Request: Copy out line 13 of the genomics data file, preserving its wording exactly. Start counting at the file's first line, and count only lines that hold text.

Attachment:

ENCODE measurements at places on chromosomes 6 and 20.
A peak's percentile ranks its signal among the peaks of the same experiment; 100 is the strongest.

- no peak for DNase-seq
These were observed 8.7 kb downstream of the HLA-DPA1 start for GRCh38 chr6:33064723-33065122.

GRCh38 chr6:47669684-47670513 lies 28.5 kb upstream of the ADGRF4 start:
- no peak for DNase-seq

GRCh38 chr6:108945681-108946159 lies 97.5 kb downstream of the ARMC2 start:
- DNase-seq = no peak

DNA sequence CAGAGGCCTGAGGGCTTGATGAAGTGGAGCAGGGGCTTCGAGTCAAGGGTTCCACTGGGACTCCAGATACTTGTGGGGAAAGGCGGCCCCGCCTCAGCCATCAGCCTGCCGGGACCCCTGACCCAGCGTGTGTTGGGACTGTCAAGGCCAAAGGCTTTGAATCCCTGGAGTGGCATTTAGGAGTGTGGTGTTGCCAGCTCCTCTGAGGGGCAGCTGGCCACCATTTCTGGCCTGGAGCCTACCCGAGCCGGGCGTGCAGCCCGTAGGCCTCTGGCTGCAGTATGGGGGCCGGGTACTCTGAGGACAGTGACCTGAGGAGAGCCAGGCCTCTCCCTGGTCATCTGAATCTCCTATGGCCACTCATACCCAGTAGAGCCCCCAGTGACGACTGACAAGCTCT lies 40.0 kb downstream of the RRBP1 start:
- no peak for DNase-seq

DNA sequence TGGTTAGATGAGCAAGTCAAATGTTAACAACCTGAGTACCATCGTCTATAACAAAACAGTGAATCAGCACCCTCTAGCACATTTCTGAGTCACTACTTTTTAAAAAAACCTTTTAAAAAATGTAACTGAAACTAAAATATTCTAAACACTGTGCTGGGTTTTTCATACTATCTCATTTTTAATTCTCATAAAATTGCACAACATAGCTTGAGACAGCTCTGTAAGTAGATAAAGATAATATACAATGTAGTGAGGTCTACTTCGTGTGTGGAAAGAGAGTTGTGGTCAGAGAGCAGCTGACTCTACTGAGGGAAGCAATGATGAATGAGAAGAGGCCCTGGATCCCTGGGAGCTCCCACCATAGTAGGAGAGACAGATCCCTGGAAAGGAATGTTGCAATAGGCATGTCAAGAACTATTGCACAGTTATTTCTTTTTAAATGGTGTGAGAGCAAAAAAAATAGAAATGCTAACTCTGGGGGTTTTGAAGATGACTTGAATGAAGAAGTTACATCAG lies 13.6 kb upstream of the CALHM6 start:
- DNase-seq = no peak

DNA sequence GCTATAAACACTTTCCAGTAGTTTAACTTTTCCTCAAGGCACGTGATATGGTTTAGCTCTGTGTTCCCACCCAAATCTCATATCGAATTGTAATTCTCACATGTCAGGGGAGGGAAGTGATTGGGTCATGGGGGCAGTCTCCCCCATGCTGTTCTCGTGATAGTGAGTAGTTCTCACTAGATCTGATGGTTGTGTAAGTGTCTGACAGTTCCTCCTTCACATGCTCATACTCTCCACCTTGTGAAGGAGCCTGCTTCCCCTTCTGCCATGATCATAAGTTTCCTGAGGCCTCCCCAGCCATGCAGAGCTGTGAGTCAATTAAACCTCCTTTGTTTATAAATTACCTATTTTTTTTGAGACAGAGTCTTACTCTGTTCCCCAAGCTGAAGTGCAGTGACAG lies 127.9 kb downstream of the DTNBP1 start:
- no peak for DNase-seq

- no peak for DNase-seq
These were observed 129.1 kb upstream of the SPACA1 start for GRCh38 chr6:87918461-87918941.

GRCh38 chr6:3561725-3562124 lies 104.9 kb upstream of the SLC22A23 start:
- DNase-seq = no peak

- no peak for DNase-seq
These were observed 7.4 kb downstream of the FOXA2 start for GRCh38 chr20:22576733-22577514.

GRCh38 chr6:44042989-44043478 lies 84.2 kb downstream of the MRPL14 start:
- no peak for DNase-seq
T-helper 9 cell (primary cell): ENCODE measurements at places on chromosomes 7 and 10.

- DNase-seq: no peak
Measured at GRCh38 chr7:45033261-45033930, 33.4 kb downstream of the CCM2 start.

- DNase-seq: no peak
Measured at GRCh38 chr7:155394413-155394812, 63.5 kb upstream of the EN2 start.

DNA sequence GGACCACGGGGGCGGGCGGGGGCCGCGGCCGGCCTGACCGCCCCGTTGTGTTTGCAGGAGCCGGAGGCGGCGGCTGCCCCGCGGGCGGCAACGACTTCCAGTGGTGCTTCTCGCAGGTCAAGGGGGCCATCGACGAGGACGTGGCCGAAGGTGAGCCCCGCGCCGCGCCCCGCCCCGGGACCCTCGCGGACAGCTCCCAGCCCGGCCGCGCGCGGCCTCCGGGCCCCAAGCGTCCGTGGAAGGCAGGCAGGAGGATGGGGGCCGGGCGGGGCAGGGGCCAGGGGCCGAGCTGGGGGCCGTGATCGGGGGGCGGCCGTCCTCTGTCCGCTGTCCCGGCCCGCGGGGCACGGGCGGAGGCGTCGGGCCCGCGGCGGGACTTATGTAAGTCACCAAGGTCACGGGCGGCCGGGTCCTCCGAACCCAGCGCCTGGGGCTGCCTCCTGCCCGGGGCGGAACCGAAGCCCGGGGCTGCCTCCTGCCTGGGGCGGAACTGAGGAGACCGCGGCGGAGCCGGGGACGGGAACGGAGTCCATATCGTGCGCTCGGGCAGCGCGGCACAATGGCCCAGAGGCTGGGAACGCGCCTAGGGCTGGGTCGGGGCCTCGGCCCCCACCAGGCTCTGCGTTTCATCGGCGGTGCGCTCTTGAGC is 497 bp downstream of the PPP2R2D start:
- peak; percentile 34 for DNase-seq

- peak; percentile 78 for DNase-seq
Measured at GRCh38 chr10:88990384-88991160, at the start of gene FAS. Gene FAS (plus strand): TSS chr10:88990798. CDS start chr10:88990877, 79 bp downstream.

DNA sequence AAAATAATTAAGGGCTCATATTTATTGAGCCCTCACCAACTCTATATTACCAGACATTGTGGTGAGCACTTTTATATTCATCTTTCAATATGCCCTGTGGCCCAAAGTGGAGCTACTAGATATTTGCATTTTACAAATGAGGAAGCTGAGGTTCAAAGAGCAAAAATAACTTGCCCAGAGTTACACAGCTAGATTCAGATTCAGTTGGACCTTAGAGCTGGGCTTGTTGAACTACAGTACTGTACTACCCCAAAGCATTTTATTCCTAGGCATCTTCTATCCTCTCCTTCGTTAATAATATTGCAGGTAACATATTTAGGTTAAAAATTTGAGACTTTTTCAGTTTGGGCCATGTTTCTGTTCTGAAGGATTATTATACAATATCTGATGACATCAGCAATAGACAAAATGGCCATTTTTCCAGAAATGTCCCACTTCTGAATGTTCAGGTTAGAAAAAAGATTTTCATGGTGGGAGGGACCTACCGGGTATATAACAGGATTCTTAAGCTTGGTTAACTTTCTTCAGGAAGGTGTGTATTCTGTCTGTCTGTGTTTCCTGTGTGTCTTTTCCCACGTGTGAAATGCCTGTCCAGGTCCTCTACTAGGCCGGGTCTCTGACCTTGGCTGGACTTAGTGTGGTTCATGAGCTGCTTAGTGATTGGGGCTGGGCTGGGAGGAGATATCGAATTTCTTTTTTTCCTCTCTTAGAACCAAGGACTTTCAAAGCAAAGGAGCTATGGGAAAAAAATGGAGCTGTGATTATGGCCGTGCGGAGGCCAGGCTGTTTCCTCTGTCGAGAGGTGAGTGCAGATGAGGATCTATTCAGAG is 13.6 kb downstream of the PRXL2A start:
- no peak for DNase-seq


DNA sequence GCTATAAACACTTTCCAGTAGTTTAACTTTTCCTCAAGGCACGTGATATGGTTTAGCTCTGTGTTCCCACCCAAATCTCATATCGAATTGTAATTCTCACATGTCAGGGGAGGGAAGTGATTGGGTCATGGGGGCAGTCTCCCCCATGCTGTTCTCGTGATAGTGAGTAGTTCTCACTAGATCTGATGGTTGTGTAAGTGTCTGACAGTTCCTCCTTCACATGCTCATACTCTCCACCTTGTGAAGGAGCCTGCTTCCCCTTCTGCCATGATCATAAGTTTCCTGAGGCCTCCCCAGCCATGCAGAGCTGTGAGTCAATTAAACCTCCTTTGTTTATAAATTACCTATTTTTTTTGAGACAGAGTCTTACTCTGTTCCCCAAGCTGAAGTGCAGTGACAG lies 127.9 kb downstream of the DTNBP1 start: